Premium Chessgames Member
  offramp: In the final position white has just played 75. a8=Q

click for larger view

Black could now play 75...Rxa8 and after 76. h8=Q

click for larger view

...the white queen and black rook have exchanged places.

Premium Chessgames Member
  Honza Cervenka: Bizarre game in many ways. In move 44 black still has all eight Pawns but twelve moves later he has just two, both of them passed, one later promoted to the Queen. Ujtelky with black pieces was playing his "standard" three-line chess (in most extreme form) to provoke his opponent, Nezh got clearly superior position and even managed to win an Exchange but then lost the thread, overlooked a tactical swindle winning the second Pawn for the Exchange, then started a fierce attack with typical sacrificial fireworks but Ujtelky defended precisely and got the upper hand. The final position is still very picturesque and crazy though black is in fact in the firm control of events.
Mar-12-15  cunctatorg: Lovely-lovely game!! It truly exhibits -in some measure- the beauty of chess!...
Mar-12-15  iking: 18... c6! Ouch, all pawns on the 6th rank, a phalanx of pawns!
Mar-12-15  Castleinthesky: Outlandishly great and against one of my favorite players!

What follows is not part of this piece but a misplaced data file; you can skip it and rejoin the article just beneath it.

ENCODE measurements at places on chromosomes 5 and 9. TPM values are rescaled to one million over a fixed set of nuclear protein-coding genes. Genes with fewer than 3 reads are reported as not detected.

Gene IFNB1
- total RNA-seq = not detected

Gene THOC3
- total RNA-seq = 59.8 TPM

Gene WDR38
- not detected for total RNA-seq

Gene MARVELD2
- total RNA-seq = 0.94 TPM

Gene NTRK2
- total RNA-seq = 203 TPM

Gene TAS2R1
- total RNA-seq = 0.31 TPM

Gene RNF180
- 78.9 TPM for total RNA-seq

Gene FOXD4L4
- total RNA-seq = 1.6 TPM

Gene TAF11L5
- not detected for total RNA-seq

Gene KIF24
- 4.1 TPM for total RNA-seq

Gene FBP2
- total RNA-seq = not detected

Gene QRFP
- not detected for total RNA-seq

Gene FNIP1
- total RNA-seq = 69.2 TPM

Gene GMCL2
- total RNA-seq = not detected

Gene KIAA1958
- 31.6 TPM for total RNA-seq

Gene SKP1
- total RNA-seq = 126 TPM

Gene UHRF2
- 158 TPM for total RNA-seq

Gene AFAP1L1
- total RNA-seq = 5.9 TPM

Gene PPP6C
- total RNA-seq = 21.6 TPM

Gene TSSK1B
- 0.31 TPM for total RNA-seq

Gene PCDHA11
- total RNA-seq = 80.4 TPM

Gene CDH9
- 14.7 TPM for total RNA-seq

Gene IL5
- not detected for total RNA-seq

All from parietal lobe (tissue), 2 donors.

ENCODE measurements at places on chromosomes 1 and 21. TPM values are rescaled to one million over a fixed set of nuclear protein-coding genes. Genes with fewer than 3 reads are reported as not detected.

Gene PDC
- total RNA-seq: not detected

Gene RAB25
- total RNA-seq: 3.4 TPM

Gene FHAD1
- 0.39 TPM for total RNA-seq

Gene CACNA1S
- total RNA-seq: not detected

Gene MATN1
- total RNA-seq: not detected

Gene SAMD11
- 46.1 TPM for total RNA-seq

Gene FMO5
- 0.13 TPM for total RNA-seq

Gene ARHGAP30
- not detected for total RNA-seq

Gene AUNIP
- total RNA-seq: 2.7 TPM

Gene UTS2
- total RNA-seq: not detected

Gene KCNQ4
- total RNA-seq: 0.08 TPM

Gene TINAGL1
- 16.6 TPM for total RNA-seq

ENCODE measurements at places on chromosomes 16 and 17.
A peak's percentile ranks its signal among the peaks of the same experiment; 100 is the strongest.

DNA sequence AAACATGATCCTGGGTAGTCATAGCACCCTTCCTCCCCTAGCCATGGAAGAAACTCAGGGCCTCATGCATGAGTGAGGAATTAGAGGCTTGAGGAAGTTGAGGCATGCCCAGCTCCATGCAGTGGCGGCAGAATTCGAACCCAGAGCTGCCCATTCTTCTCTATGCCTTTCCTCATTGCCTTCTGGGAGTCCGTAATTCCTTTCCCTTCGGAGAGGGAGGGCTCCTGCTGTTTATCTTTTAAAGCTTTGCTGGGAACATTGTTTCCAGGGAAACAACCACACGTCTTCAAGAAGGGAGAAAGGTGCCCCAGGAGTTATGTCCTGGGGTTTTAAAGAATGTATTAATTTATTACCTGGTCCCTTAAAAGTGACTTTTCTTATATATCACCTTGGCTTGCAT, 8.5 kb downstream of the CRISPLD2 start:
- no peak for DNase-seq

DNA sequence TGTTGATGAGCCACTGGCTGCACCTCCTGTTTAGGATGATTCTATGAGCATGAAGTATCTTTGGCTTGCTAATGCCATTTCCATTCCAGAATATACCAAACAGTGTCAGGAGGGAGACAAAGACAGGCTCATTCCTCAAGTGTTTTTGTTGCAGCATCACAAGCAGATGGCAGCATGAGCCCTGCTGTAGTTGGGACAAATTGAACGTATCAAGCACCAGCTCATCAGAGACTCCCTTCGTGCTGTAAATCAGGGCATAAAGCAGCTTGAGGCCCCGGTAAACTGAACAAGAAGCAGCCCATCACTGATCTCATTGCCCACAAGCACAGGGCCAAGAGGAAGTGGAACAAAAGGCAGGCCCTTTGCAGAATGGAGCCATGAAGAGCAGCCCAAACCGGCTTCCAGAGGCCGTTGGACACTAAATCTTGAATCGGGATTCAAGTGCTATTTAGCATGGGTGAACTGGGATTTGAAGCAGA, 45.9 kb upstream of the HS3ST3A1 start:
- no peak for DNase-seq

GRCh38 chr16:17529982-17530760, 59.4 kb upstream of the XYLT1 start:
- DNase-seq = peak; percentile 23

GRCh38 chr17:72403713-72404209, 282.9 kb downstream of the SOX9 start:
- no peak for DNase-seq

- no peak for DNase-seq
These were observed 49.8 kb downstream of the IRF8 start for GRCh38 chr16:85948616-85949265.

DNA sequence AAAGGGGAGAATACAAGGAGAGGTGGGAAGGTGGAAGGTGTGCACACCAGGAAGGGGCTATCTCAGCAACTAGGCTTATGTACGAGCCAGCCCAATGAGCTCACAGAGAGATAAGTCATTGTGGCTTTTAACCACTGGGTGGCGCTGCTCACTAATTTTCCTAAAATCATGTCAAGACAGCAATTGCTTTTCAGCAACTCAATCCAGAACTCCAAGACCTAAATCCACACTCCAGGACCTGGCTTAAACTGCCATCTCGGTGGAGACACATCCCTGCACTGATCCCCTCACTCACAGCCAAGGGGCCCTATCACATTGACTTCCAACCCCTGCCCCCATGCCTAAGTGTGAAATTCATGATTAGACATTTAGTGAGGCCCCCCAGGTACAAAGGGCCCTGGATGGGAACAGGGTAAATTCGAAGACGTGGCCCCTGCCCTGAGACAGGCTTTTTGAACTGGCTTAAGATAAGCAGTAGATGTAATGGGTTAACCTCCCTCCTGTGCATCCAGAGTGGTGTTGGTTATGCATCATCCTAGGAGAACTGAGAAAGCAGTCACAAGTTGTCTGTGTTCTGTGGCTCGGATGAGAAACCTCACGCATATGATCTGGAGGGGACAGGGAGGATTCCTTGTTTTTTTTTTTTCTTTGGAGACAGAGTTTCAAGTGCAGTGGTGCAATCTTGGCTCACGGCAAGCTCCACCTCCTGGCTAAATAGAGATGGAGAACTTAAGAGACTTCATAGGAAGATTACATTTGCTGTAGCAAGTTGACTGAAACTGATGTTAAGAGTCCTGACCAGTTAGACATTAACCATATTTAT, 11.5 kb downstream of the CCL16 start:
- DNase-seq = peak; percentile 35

Premium Chessgames Member
  SuperPatzer77: I'm still confused about 0-1. Who won that game?? Nashmetdinov or Ujtelky???

It should be 1-0 instead of 0-1, correct???


Premium Chessgames Member
  Penguincw: < SuperPatzer77: I'm still confused about 0-1. Who won that game?? Nashmetdinov or Ujtelky???

It should be 1-0 instead of 0-1, correct??? >

Judging by the position, it looks like 0-1. However, I always find it confusing when one side makes a move and resigns before their opponent responds with their move.

Premium Chessgames Member
  SuperPatzer77: <Penguincw> Thanks for clarifying it. It looks like Neshmetdinov made 75. a8=Q and then big oops. Then he resigns after he moves his a-pawn to a8 and promotes to a queen.

<Penquincw> You're absolutely right about that. No way White can fight for a draw.


Mar-12-15  Conrad93: Why in the world did white play 11. KF1? I just don't get it.
Premium Chessgames Member
  rollingrook5: A classic game. I have employed the Hippo formation seen at move 10, but I do not have the guts to arrive at the absurd wall seen at move 18.
Premium Chessgames Member
  morfishine: The "losing move" was 36.Ne1 allowing 36...Bxe5. Clearly better was the positional <36.Re1> shoring up <e5>


Premium Chessgames Member
  Cheapo by the Dozen: One of the best puns I've ever seen here.

Hungry Hungry Hippo is a rather famous children's toy or game. And the Hippo in the game ate a remarkable amount of material.

Premium Chessgames Member
  kevin86: eight pawns on the third!!! What a partie!
Premium Chessgames Member
  Honza Cervenka: <Conrad93: Why in the world did white play 11. KF1? I just don't get it.> Nezh apparently planned to develop his Rook by lift via h3 and he also wanted to get his King from the centre. That is why he played 11.Kf1 and 12.Kg1 instead of castling.
Premium Chessgames Member
  Alex Schindler: Super nezh even makes losing look spectacular. And with two Queens and a pawn on the seventh, he also makes losing look suspiciously like winning at a cursory glance. Crazy position to end a crazy game.